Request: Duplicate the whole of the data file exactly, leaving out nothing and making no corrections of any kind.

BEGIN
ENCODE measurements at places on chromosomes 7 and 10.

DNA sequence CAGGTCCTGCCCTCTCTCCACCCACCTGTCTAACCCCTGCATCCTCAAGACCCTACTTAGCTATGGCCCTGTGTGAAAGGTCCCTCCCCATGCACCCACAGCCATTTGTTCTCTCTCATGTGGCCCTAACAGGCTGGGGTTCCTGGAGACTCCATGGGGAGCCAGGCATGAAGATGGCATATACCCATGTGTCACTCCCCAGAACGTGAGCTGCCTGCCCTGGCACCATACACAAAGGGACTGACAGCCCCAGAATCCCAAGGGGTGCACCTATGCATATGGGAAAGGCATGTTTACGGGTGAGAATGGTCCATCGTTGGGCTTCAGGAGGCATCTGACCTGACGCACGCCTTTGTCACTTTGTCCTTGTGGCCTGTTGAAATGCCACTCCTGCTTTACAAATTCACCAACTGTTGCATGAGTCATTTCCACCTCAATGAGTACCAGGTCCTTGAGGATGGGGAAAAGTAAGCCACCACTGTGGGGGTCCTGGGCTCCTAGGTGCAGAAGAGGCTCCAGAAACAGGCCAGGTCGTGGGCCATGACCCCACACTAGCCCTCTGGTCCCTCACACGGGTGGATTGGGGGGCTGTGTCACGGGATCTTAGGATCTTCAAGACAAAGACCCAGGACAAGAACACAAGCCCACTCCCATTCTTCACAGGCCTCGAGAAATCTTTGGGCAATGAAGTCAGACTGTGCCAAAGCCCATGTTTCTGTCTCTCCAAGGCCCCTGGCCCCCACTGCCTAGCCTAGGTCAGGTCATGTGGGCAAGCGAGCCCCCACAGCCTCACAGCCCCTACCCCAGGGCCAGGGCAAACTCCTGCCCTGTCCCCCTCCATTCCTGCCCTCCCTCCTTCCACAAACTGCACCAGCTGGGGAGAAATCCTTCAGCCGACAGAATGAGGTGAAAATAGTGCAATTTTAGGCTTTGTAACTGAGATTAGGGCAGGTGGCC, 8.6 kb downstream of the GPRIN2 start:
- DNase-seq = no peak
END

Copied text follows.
ENCODE measurements at places on chromosomes 7 and 10.

DNA sequence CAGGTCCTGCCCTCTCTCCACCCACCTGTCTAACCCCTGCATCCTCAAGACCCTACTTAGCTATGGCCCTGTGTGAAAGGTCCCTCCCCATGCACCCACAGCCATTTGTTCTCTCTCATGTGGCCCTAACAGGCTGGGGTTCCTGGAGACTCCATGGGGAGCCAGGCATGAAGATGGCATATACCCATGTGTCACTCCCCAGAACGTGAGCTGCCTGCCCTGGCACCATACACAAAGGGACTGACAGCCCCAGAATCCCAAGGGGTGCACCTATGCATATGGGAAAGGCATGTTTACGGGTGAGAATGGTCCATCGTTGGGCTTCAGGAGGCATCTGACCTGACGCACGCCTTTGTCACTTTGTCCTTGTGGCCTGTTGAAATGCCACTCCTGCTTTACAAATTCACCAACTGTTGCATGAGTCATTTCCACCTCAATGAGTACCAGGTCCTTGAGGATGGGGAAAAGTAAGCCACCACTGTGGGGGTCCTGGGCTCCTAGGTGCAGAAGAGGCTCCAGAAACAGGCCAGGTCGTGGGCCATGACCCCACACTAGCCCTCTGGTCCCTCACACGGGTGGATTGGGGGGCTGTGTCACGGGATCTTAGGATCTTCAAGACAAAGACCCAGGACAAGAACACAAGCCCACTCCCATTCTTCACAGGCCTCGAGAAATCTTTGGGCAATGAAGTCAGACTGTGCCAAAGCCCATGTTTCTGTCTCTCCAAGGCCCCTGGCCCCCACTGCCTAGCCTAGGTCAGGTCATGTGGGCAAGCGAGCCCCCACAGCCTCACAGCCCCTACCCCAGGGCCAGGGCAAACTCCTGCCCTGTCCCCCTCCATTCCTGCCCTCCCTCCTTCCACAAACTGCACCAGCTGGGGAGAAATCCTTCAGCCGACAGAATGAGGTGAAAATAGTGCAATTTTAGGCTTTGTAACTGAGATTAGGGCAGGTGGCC, 8.6 kb downstream of the GPRIN2 start:
- DNase-seq = no peak